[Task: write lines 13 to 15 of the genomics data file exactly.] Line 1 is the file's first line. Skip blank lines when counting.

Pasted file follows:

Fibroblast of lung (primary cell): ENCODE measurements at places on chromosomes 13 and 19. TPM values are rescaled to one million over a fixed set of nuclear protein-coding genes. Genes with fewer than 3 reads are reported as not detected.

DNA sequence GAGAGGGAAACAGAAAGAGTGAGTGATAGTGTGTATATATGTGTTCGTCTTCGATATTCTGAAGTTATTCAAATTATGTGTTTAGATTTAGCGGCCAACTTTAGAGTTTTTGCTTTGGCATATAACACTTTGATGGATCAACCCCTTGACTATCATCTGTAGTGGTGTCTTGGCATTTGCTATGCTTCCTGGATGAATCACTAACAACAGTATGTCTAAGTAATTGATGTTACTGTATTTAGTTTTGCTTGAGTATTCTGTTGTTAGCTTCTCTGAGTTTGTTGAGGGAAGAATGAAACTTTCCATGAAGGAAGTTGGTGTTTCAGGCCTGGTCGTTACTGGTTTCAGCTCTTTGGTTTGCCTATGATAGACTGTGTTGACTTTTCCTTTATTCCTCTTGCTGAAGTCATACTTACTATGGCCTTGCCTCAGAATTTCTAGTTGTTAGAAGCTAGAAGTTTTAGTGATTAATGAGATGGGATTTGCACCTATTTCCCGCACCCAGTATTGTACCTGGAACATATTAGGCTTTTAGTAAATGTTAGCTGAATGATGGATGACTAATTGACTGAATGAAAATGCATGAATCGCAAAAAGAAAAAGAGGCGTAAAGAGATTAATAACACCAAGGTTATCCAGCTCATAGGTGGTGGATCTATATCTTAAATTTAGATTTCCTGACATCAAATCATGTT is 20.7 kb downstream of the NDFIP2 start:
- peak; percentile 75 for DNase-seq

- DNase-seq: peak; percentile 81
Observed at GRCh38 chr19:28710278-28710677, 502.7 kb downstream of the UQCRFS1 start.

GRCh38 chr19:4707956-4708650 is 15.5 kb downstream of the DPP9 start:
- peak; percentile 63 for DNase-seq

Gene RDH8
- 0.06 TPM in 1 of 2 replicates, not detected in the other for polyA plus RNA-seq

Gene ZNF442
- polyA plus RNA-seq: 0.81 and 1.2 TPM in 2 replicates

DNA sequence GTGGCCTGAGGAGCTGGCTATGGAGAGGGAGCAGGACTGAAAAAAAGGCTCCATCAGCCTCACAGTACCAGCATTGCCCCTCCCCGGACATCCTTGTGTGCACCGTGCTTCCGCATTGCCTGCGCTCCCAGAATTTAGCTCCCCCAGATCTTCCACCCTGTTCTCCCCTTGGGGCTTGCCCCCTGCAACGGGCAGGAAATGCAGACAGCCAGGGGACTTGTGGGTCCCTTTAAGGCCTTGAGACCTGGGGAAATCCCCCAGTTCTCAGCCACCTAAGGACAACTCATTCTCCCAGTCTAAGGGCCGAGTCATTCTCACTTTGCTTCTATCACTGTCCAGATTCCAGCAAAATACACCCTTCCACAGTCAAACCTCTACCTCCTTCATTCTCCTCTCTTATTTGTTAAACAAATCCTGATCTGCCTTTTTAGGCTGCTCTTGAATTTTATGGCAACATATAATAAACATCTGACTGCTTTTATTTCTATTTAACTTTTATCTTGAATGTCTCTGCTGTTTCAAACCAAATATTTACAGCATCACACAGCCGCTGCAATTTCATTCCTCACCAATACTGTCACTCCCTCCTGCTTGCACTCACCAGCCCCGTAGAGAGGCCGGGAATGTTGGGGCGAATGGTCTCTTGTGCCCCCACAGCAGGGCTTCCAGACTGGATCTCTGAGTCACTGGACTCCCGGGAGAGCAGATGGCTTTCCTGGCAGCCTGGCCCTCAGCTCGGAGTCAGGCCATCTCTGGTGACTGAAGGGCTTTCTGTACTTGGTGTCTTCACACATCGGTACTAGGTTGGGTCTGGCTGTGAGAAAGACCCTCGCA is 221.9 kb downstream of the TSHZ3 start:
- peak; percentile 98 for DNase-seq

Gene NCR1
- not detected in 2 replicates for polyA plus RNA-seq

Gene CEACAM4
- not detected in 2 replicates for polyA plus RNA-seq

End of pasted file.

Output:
- peak; percentile 98 for DNase-seq

Gene NCR1
- not detected in 2 replicates for polyA plus RNA-seq